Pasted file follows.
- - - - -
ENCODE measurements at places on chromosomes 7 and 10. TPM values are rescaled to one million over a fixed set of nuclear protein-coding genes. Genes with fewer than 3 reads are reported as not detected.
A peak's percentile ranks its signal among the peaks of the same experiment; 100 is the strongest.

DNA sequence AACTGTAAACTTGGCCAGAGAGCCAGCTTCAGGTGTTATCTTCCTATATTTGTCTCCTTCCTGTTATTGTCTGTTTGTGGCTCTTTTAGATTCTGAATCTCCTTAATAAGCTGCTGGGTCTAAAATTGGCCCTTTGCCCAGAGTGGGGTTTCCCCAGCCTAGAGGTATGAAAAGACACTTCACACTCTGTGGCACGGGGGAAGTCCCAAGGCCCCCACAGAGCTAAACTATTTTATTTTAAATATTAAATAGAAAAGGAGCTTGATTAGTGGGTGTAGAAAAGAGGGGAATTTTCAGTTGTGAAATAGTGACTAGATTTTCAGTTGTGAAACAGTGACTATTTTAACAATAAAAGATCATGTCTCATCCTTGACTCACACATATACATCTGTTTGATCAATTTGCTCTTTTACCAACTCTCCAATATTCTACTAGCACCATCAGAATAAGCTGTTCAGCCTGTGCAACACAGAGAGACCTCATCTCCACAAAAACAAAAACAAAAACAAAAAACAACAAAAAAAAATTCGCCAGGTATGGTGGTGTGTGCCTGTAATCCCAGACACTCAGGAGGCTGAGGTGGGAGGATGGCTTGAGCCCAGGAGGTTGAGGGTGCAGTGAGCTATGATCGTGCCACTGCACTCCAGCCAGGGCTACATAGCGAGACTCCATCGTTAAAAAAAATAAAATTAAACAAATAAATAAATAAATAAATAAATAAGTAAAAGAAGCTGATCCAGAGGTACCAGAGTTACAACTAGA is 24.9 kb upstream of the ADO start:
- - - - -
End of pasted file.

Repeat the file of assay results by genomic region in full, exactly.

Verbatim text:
ENCODE measurements at places on chromosomes 7 and 10. TPM values are rescaled to one million over a fixed set of nuclear protein-coding genes. Genes with fewer than 3 reads are reported as not detected.
A peak's percentile ranks its signal among the peaks of the same experiment; 100 is the strongest.

DNA sequence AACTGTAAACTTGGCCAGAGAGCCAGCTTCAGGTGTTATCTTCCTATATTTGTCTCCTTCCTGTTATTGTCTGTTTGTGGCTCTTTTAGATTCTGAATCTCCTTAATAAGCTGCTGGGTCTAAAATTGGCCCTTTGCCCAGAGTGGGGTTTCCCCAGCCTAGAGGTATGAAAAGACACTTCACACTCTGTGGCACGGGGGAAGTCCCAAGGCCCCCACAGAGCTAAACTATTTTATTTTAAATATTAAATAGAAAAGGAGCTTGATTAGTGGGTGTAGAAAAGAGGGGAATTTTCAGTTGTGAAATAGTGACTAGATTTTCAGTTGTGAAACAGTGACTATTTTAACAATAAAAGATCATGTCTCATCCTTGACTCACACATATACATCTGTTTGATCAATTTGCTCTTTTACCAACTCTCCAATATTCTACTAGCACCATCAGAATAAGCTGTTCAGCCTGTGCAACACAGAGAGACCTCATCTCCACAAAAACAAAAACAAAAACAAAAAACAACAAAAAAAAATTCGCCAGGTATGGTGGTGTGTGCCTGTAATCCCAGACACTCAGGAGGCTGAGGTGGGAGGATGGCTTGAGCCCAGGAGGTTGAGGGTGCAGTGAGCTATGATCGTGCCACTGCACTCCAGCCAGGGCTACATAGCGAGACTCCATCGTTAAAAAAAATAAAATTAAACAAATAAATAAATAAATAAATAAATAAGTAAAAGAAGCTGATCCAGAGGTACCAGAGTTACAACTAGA is 24.9 kb upstream of the ADO start: